Worse than this, she is being used as bait in the worst possible way. William wants to hit these boys where they live. He wants to punish them. This girl is no superhero. She is still outweighed by them, and outnumbered by them. She even drugs them prior to the games beginning, which gives her an edge. The fight scenes are awesome, and very raw. She is not a ninja, nor a hardcore assassin a la Atomic Blonde. She is a girl in a cocktail dress and heels, ditched by her mentor and hunted by multiple experienced serial killers. He basically drops her off and wishes her luck, not even attempting to put himself in a position to help. If he’d put a guy in this same scenario, he’s still the biggest dick mentor on the face of the earth.
I really wanted to feel more girl power coming from this one, but all I could get was a continuous loop of arguments in my head that made my brain hurt. Girls can fight! (…but only if she drugs her captor first). Girls can be what they want! (…as long as they’re doing what was decided was the best use of her genius by someone else). Girls are smart! (but only when trained by a man with experience first). In fact, at one point, my addled brain started to reach and wonder if the fact that the message was hard to nail down was the point.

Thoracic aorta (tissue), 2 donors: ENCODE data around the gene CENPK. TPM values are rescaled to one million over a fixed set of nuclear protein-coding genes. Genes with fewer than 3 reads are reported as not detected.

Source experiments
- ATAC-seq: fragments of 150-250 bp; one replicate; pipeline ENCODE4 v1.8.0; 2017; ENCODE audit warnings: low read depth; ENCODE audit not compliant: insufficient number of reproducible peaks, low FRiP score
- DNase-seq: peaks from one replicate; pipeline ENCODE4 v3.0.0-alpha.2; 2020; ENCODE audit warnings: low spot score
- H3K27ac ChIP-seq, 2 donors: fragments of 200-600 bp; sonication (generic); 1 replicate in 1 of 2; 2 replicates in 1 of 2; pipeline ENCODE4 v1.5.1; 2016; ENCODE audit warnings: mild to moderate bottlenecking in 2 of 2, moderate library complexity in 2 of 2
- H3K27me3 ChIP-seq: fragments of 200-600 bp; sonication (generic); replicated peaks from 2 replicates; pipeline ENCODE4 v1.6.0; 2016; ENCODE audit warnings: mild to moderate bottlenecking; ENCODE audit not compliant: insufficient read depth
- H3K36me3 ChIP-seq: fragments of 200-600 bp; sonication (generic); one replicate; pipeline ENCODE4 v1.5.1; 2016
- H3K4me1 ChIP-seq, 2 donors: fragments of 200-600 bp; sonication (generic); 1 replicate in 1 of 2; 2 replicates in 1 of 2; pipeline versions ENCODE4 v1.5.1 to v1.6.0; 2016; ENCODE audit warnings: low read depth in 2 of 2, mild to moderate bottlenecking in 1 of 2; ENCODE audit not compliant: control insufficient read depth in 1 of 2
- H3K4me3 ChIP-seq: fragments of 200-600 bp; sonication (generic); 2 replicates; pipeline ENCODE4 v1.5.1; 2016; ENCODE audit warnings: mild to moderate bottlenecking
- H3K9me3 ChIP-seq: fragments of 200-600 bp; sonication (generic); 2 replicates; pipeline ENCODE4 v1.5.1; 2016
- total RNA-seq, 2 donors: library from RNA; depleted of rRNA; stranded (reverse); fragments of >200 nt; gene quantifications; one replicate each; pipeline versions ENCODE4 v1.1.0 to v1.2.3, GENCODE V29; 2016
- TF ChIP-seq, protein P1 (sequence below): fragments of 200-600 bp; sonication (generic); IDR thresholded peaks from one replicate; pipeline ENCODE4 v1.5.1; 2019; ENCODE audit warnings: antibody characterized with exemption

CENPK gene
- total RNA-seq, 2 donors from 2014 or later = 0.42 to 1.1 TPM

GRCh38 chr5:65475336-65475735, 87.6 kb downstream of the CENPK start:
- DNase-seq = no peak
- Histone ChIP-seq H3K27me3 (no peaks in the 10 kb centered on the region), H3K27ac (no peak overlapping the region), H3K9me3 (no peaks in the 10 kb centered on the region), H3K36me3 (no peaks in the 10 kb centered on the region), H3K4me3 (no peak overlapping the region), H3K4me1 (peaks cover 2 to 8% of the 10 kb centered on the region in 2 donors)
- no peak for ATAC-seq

Sadly, this is actually an inner conflict that many women experience today – being told that we can do anything that we want, but then struggling to manage and achieve what we feel is expected of us. It almost makes sense, actually, and is a struggle that many women find themselves dealing with daily. However, the fact that I had to reach so hard to find this in the end leads me to believe that it’s a bit of a stretch that this was the intended message of Final Girl.
I was hoping that the message would be clear to me by the end of the movie, and I think that I needed a little more interaction between her and the absent William to help me clarify things. But, in the end, mission accomplished, it’s unclear what is in store for our vigilante heroine. There’s a bit of a Dexter vibe in her lack of empathy, but William isn’t a father figure. I didn’t get the feeling that he has honed her skills because he is concerned that she will run around slaughtering random civilians if not.
Unfortunately, the fact that the message was so mixed was what really failed to bring this one to a fully formed discussion of feminism for me. It was like it was trying so hard to say that SOMETHING that it ended up saying nothing. Which is really too bad…there was a lot of opportunity here for an examination of what was happening below the surface.
All in all, this was an entertaining movie full of gorgeous cinematography, good action, and enough of a creep factor to make it an entertaining watch. If you’re looking for a horror movies that examines morals, ethics, or equality between the sexes, however, this isn’t the one to do it.